“I have no more desire to live,” he said: “I only wish I was dead. That is all I pray God for. I am a man without any thing to hope for now.”
And the little old man said to him,—
“You don’t talk right, Martuin: we must not judge God’s doings. The world moves, not by your skill, but by God’s will. God decreed for your son to die,—for you—to live. Consequently, it is for the best. And you are in despair, because you wish to live for your own happiness.”
“But what shall one live for?” asked Martuin.
And the little old man said, “We must live for God, Martuin. He gives you life, and for his sake you must live. When you begin to live for him, you will not grieve over any thing, and all will seem easy to you.”
Martuin kept silent for a moment, and then says, “But how can one live for the sake of God?”
And the little old man said, “Christ has taught us how to live for God. You know how to read? Buy a Testament, and read it: there you will learn how to live for God. Every thing is explained there.”
And these words kindled a fire in Avdyéitch’s heart. And he went that very same day, bought a New Testament in large print, and began to read. At first Avdyéitch intended to read only on holidays; but as he began to read, it so cheered his soul that he used to read every day. At times he would become so absorbed in reading, that all the kerosene in the lamp would burn out, and still he could not tear himself away. And so Avdyéitch used to read every evening. And the more he read, the clearer he understood what God wanted of him, and how one should live for God; and his heart constantly grew easier and easier. Formerly, when he lay down to sleep, he used to sigh and groan, and always think of his Kapitoshka; and now he only exclaimed, “Glory to thee! glory to thee, Lord! Thy will be done.”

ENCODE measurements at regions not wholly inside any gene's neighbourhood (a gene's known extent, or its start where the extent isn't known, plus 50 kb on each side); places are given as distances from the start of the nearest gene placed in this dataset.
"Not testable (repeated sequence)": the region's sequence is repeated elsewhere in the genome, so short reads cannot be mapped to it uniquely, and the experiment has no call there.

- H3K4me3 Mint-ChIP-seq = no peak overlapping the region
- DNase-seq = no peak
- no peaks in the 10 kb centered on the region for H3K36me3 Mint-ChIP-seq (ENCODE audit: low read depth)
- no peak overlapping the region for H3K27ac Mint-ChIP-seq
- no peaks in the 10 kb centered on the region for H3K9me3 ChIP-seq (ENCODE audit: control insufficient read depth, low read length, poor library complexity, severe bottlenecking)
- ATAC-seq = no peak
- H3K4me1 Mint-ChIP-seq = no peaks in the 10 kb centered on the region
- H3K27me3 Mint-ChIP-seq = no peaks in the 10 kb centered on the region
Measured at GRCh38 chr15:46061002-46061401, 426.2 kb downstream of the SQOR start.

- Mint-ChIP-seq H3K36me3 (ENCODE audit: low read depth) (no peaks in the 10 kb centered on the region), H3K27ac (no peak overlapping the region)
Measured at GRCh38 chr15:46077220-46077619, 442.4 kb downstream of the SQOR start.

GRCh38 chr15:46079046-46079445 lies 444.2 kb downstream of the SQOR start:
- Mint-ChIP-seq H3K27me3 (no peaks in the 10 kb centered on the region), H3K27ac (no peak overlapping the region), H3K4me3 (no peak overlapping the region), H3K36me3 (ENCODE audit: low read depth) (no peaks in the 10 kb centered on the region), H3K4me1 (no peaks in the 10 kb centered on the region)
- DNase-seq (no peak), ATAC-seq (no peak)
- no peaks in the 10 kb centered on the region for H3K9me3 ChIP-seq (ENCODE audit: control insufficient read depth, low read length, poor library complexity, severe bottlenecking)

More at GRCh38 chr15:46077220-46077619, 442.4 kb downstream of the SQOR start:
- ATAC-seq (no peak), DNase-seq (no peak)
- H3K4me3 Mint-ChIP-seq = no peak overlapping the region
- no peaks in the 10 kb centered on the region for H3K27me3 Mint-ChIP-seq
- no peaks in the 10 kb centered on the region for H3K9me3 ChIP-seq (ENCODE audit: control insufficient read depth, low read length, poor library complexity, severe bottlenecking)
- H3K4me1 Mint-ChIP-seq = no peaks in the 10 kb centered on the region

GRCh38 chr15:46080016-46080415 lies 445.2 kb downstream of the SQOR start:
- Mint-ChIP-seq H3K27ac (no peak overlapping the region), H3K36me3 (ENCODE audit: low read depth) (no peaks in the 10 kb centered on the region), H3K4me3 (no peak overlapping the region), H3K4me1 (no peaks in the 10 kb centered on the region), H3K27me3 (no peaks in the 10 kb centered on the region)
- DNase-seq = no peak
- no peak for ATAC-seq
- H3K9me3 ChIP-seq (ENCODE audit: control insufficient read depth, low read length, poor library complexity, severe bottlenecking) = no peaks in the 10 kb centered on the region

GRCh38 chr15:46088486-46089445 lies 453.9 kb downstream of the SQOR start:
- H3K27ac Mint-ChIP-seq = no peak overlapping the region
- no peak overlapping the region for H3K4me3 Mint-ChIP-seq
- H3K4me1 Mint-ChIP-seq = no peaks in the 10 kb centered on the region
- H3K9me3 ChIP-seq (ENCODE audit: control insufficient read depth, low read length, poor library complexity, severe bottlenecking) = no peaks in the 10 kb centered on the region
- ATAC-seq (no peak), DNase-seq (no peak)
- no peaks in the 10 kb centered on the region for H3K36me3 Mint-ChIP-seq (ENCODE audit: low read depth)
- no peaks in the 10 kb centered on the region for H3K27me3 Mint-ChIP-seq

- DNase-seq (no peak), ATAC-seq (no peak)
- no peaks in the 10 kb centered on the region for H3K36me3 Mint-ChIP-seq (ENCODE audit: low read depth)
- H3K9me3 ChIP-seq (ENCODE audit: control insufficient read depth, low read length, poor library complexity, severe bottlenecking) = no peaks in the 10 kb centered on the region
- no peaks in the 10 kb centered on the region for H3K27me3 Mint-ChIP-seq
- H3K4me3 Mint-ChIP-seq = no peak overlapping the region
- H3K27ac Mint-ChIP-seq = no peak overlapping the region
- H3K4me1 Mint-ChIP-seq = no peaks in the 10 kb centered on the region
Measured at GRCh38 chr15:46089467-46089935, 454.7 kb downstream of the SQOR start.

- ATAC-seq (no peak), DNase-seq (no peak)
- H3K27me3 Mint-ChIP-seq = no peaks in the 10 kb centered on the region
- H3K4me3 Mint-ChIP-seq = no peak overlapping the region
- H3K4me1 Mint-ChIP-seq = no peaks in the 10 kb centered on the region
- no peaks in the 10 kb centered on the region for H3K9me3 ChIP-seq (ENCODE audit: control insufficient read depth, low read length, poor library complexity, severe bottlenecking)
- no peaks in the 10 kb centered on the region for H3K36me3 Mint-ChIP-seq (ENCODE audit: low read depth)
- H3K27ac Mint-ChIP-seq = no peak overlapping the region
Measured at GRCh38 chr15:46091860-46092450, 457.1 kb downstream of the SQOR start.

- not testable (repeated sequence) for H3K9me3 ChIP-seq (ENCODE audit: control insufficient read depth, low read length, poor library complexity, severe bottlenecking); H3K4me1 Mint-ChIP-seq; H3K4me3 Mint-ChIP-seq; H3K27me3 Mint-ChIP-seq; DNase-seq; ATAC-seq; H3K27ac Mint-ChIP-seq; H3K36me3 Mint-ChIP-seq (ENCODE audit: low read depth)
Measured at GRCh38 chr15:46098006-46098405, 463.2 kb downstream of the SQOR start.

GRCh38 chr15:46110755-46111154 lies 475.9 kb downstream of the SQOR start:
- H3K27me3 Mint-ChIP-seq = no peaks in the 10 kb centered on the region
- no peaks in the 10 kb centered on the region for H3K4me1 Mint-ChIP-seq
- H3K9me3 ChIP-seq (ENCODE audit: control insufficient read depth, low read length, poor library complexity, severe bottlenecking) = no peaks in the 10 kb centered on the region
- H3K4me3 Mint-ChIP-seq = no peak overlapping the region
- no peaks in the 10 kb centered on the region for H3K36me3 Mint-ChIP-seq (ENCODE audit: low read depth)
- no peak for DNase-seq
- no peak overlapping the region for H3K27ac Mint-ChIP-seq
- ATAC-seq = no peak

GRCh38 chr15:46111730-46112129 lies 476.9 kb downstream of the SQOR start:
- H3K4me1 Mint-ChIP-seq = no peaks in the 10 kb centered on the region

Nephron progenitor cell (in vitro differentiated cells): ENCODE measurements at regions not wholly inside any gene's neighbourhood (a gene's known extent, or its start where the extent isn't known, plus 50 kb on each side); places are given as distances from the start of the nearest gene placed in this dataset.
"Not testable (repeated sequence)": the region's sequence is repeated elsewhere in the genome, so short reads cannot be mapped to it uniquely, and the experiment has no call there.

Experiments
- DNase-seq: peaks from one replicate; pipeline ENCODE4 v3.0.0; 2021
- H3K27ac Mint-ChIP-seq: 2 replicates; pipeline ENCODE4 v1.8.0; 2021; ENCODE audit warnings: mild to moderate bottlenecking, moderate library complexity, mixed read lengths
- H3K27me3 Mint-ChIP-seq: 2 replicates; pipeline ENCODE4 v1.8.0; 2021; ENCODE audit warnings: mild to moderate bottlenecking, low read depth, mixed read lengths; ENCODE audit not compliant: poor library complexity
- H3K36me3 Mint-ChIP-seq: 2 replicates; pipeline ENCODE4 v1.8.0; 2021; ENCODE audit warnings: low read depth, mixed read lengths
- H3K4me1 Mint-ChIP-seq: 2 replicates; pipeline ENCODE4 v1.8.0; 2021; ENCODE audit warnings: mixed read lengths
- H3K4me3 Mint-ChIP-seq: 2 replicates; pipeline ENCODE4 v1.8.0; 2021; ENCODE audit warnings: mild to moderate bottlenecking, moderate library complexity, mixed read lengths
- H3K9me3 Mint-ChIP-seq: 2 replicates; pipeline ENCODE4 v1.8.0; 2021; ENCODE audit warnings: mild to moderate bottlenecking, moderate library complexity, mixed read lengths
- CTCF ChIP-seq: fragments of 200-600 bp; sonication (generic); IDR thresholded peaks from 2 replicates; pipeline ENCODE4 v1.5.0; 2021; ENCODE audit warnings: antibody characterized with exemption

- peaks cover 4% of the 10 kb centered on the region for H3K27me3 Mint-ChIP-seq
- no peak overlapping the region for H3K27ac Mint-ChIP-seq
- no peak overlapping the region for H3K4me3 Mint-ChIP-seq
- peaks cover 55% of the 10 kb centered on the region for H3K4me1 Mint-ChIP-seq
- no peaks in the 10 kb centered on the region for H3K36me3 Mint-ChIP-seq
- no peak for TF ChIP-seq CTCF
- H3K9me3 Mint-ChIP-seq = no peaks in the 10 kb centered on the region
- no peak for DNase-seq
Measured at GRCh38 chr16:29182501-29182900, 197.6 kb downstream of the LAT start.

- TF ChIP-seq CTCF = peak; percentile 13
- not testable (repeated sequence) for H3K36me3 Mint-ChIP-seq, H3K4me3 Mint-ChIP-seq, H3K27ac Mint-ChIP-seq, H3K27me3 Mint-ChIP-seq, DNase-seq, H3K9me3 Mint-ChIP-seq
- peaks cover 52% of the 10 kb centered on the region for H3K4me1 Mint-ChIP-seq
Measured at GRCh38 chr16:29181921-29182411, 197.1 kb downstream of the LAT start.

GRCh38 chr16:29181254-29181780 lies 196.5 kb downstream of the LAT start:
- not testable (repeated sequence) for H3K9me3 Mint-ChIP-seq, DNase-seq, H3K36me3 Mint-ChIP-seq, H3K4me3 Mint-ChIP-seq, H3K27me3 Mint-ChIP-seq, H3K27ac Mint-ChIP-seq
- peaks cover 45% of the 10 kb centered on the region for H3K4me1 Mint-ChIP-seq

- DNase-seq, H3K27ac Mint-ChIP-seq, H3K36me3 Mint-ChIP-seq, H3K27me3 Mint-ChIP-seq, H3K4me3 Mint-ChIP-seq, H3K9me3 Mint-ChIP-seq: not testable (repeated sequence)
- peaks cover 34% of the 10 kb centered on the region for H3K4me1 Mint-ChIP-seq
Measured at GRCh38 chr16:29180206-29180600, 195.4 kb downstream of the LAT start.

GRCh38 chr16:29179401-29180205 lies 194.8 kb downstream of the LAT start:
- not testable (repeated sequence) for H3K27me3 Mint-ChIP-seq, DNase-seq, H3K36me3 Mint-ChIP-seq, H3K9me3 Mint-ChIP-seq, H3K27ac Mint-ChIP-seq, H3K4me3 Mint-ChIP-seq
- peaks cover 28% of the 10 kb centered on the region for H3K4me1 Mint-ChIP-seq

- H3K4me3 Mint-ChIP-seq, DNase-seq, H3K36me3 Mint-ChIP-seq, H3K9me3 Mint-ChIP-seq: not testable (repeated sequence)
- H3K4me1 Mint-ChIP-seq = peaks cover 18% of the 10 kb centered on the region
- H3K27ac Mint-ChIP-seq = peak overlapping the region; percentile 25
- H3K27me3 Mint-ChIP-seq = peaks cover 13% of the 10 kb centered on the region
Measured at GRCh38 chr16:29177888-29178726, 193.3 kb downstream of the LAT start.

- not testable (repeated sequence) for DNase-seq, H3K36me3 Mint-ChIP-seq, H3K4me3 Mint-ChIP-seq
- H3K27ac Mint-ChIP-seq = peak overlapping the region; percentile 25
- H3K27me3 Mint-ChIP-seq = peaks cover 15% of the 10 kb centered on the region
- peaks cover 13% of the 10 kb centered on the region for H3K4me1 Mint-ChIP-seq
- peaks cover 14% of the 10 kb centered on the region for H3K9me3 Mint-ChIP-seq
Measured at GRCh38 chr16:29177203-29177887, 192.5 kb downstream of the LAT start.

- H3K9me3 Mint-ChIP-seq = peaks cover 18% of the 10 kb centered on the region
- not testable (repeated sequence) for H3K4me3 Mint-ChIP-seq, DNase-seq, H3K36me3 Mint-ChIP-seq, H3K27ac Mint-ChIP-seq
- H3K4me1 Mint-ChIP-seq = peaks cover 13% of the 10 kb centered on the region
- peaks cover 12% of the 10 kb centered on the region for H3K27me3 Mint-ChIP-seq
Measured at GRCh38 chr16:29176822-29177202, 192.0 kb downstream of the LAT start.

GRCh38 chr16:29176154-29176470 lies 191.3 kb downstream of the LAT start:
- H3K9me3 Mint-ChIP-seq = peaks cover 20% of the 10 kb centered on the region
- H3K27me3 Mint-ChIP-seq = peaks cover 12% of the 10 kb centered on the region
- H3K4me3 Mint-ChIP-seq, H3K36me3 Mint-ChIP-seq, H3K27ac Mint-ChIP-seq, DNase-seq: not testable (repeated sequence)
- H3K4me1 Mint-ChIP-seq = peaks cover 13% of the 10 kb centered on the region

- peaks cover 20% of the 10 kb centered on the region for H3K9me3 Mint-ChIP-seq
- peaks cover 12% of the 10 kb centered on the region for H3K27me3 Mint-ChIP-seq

And from that time Avdyéitch’s whole life was changed. In other days he, too, used to drop into a saloon, as a holiday amusement, to drink a cup of tea; and he was not averse to a little brandy either. He would take a drink with some acquaintance, and leave the saloon, not intoxicated exactly, yet in a happy frame of mind, and inclined to talk nonsense, and shout, and use abusive language at a person. Now he left off this sort of thing. His life became quiet and joyful. In the morning he sits down to work, finishes his allotted task, then takes the little lamp from the hook, puts it on the table, gets his book from the shelf, opens it, and sits down to read. And the more he reads, the more he understands, and the brighter and happier it is in his heart.